Black Vise was a very potent type II (Standard’s precursor) card. What it’s wasn’t though was a top type I card (93/94 is a Type I format : old school vintage). Like Mg said “It’s not that good against The Deck, as The Deck plays full power to ramp out their hands of artifact mana and then still can operate a Jayemdae Tome with 3-4 cards in hand.” But, he goes on, “It is however a ridiculous (and highly disliked) card against budget decks, and it makes power all that much more important.”. That part seems a bit strange to me, for two reasons. First Mg himself admits that Black Vise is “not a blow-out against powered UR Burn as they will empty their hands to four cards or less within a moment.” But, like WW, those UR decks don’t play much more jewelry to begin with (just two moxes and a lotus usually, since they want to use Energy Flux), conversely they do play two “draw 7” (Wheel of Fortune & Timetwister), which are harder to play when facing Black Vise, and would either put your hand to maximum size or would sit in it upping your card count by their presence. So what’s the big difference ? I don’t think there’s much difference especially considering that, second, the budget decks, on their part, have access to 4 Llanowar Elves + 4 Wild Growth in green, 4 Dark Rituals in black and 1 Sol Ring + 4 Fellwar Stones all-around, or may just play weeny strategies (that’s a very common way to build a cheap 93/94 deck) that dump their hand fast by design. I have much experience playing the Original Type II format, and while Black Vise is a more potent card there, it generally ends up being abandoned after disappointing (and that’s a format without the Jewelry, but with the same budget mana acceleration dorks, Dark Rituals etc). But what if some people were neither playing against competitive decks, nor expensive ones ? It would remain to be seen if those players could suffer from a Black Vise unrestriction. So let’s assume for a while that we have to take care of the subset of players who have the “luxury” of only playing between each other, them budget-deck 93/94 players. To make things harder for us, we’ll assume they play within the strict Swedish rules and can’t afford to buy unlimited Birds of Paradise or Mana Vaults. I don’t know of any such society but it’s a big world, and while I don’t have any numbers it seems a lot of people play 93/94, so let’s entertain the thought. They still might not face much, if any, Black Vises, because if the card is not only usually weak against the fully-powered decks, but also only good against a subset of the budget decks, what would be the point of playing it ? It wouldn’t be much of a factor. Also, when those players face a Black Vise deck I don’t think it would be such a terrible experience, I think it would be a learning one : when you remove those expensive rock mana cards, you’re left, as for the manabases, in a territory that’s similar to the one we have in Original Type II. And in ogt2 Black Vise isn’t all-powerful. It’s competitive, but it mostly oppresses greedy and badly constructed decks -which is a good thing as it pushes people to learn and adapt, and also tends to act as limiting factor to other unpopular strategies, mostly permission ones : the more counterspells I play (and all but Mana Drain are cheap to get) the more Black Vise hurts me. That’s because counterspells need targets, so you play your turn 1 Black Vise, and then you don’t play a spell as long as they have counterspell mana. The counters and removals pile up in their hand, and they have to tap out to play worthless wrath of gods to try to limit the size of their hand, which give you the opportunity to play your killer spell, like, say, an Armageddon. The more I abuse of expensive or reactive cards the more it punishes me. What’s the problem with that ? Black Vise hurting the imaginary permission-heavy player is like an unpopular strategy hurting an unpopular strategy : let those bullies fight it out if you really want to see them as such ! Black Vise hurting greedy decks is the bee’s knees : hurts greed and forces people to think wisely about their mana distribution and spells’ costs ? What more could you ask for ?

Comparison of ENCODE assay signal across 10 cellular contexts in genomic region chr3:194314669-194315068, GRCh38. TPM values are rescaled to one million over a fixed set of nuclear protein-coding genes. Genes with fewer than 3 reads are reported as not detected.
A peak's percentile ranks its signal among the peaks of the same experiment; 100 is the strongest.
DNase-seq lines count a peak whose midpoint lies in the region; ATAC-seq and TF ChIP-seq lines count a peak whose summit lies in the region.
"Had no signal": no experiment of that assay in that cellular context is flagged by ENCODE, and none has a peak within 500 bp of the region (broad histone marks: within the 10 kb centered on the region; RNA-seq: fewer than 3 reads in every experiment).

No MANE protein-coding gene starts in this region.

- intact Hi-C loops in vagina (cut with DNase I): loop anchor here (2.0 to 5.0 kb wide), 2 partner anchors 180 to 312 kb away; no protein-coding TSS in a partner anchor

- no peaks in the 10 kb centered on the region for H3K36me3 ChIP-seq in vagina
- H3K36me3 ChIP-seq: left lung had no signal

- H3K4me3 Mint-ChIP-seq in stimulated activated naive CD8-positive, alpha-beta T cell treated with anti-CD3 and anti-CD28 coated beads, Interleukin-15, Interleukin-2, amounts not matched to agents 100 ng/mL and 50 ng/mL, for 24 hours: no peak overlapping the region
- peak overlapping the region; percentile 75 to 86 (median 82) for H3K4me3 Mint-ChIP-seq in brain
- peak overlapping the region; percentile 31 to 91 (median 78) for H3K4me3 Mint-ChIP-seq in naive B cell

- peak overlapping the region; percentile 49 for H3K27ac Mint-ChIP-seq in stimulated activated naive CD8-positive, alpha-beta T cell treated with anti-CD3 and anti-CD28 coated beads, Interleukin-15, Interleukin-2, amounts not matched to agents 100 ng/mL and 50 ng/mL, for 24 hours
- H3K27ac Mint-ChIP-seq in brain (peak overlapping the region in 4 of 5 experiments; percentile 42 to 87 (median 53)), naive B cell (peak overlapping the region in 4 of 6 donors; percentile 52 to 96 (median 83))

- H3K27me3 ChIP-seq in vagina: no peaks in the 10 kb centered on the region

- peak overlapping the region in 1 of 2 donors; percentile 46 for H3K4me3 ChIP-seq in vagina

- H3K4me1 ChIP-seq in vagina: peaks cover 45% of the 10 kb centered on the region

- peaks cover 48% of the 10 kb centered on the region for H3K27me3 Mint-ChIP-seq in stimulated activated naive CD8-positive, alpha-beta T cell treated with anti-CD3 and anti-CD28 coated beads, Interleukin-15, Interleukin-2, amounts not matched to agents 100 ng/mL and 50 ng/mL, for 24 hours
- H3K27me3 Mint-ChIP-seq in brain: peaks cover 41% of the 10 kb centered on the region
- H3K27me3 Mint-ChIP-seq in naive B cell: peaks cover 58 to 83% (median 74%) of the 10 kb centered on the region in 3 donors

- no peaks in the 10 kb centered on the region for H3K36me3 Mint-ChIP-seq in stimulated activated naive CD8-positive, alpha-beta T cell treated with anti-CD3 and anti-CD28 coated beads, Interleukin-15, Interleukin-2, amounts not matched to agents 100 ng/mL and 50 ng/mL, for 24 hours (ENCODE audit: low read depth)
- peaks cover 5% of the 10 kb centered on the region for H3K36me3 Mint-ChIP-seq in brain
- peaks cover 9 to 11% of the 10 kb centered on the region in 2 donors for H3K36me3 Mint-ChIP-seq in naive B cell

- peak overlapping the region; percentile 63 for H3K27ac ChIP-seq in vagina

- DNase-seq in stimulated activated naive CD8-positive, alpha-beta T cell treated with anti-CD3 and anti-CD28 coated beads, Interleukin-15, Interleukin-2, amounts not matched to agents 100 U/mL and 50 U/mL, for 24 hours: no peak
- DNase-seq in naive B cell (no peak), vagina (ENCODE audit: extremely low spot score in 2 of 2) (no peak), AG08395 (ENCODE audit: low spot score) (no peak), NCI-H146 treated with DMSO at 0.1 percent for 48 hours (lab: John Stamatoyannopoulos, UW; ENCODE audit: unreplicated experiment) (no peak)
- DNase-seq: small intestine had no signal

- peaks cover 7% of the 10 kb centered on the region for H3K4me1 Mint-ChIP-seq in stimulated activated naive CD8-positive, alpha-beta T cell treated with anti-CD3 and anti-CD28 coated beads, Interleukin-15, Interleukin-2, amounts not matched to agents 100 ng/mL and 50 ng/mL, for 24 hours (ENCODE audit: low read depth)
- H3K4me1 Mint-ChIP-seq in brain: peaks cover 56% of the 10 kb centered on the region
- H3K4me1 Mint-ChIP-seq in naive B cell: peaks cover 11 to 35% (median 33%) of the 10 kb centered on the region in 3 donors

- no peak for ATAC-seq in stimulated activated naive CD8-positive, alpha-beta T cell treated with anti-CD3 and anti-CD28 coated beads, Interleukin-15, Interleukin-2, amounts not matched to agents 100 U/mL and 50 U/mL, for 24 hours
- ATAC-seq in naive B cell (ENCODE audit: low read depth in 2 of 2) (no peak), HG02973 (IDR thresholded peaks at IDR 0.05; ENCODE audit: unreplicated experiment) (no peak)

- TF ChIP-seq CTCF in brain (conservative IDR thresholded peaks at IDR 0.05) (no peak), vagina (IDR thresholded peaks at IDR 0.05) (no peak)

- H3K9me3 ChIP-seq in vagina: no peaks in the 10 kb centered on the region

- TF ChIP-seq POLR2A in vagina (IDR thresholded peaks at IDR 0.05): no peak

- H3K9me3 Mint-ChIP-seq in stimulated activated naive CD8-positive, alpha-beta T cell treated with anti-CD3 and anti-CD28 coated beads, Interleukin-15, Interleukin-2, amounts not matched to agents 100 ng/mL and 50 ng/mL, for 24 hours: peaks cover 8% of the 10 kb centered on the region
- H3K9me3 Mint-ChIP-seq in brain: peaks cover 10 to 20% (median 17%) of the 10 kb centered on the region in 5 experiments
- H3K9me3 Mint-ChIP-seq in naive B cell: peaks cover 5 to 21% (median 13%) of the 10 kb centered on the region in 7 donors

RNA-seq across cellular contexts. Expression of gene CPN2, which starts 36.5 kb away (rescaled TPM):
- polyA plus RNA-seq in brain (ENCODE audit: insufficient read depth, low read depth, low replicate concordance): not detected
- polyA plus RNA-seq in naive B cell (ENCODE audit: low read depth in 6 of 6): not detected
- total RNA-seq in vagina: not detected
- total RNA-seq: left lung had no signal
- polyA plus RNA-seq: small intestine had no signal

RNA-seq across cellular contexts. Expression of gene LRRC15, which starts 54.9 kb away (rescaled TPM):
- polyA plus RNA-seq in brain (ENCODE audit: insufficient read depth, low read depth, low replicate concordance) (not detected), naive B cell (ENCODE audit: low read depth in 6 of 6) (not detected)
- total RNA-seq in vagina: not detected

But, then again, it would seem the card wouldn’t be played much, so why bother ? Because it would be played, and in some cases as the cornerstone of the deck. Since we need to unrestrict Strip Mine (or, better, to restrict it to 3), by unrestricting Black Vise we make at least a deck competitive : LD-Void (otherwise known as “the O’Brien deck”) !
That sort of deck, championed back then, and actually to this day, by Sean O’Brien is one of those decks many people would hate. It’s weak to aggro/weenies strategies but when it works it makes people unable to play, it plays lots of land destruction, and it wins with Black Vise on top of that ! And that’s why we need it back. Also : it is a significant and legitimate part of old school history, that even had its own entry in Robert Hahn’s school of magic. Yes, we need more hate, and we need more unpopular stuff in the format. The kind of disneyland approach to mtg that WotC has adopted this past decade has been very successful : the attendance grew, the business soared, and now magic is dying. We have a problem in Magic these days. The biggest one is with the current, ongoing state of affairs at Wizards of the Coast : Standard, the main and natural driving format to sell and produce new cards is faltering. I imagine many of you don’t give a rat’s ass about that, but there are still interesting lessons to be learned there. So yes, I’m going to discuss Standard, the magic business, and even more general stuff now.